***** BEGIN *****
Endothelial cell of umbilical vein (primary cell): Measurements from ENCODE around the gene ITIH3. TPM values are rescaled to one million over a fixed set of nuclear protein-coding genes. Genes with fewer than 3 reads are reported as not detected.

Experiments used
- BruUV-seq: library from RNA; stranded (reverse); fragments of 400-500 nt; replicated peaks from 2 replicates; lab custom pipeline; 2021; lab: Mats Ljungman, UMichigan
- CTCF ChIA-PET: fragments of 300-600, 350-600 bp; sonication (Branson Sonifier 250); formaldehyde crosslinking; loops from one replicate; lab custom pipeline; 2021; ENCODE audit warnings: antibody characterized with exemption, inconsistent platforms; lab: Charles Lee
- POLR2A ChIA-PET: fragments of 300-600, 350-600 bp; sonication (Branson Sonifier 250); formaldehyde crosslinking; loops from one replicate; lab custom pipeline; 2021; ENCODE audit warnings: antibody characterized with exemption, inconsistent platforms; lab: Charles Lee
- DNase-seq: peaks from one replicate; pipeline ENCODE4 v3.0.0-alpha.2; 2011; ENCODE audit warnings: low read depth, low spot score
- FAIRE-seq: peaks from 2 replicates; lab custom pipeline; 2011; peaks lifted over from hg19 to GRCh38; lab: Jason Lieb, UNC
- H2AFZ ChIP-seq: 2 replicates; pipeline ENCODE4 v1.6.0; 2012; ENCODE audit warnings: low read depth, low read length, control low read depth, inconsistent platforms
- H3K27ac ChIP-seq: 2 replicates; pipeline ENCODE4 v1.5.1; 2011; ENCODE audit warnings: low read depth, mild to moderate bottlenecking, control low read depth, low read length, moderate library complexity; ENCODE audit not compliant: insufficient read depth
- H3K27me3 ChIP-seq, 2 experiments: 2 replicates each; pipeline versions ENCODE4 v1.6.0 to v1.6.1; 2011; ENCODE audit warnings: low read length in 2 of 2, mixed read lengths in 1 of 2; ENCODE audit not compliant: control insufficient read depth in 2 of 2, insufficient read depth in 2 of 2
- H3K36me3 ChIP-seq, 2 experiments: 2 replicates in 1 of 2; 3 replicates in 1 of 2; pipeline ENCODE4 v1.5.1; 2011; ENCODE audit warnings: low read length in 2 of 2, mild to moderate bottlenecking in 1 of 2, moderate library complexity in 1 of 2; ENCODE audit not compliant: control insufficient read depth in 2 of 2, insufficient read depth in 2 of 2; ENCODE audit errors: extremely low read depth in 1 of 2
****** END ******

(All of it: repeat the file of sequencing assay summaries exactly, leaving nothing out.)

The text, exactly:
Endothelial cell of umbilical vein (primary cell): Measurements from ENCODE around the gene ITIH3. TPM values are rescaled to one million over a fixed set of nuclear protein-coding genes. Genes with fewer than 3 reads are reported as not detected.

Experiments used
- BruUV-seq: library from RNA; stranded (reverse); fragments of 400-500 nt; replicated peaks from 2 replicates; lab custom pipeline; 2021; lab: Mats Ljungman, UMichigan
- CTCF ChIA-PET: fragments of 300-600, 350-600 bp; sonication (Branson Sonifier 250); formaldehyde crosslinking; loops from one replicate; lab custom pipeline; 2021; ENCODE audit warnings: antibody characterized with exemption, inconsistent platforms; lab: Charles Lee
- POLR2A ChIA-PET: fragments of 300-600, 350-600 bp; sonication (Branson Sonifier 250); formaldehyde crosslinking; loops from one replicate; lab custom pipeline; 2021; ENCODE audit warnings: antibody characterized with exemption, inconsistent platforms; lab: Charles Lee
- DNase-seq: peaks from one replicate; pipeline ENCODE4 v3.0.0-alpha.2; 2011; ENCODE audit warnings: low read depth, low spot score
- FAIRE-seq: peaks from 2 replicates; lab custom pipeline; 2011; peaks lifted over from hg19 to GRCh38; lab: Jason Lieb, UNC
- H2AFZ ChIP-seq: 2 replicates; pipeline ENCODE4 v1.6.0; 2012; ENCODE audit warnings: low read depth, low read length, control low read depth, inconsistent platforms
- H3K27ac ChIP-seq: 2 replicates; pipeline ENCODE4 v1.5.1; 2011; ENCODE audit warnings: low read depth, mild to moderate bottlenecking, control low read depth, low read length, moderate library complexity; ENCODE audit not compliant: insufficient read depth
- H3K27me3 ChIP-seq, 2 experiments: 2 replicates each; pipeline versions ENCODE4 v1.6.0 to v1.6.1; 2011; ENCODE audit warnings: low read length in 2 of 2, mixed read lengths in 1 of 2; ENCODE audit not compliant: control insufficient read depth in 2 of 2, insufficient read depth in 2 of 2
- H3K36me3 ChIP-seq, 2 experiments: 2 replicates in 1 of 2; 3 replicates in 1 of 2; pipeline ENCODE4 v1.5.1; 2011; ENCODE audit warnings: low read length in 2 of 2, mild to moderate bottlenecking in 1 of 2, moderate library complexity in 1 of 2; ENCODE audit not compliant: control insufficient read depth in 2 of 2, insufficient read depth in 2 of 2; ENCODE audit errors: extremely low read depth in 1 of 2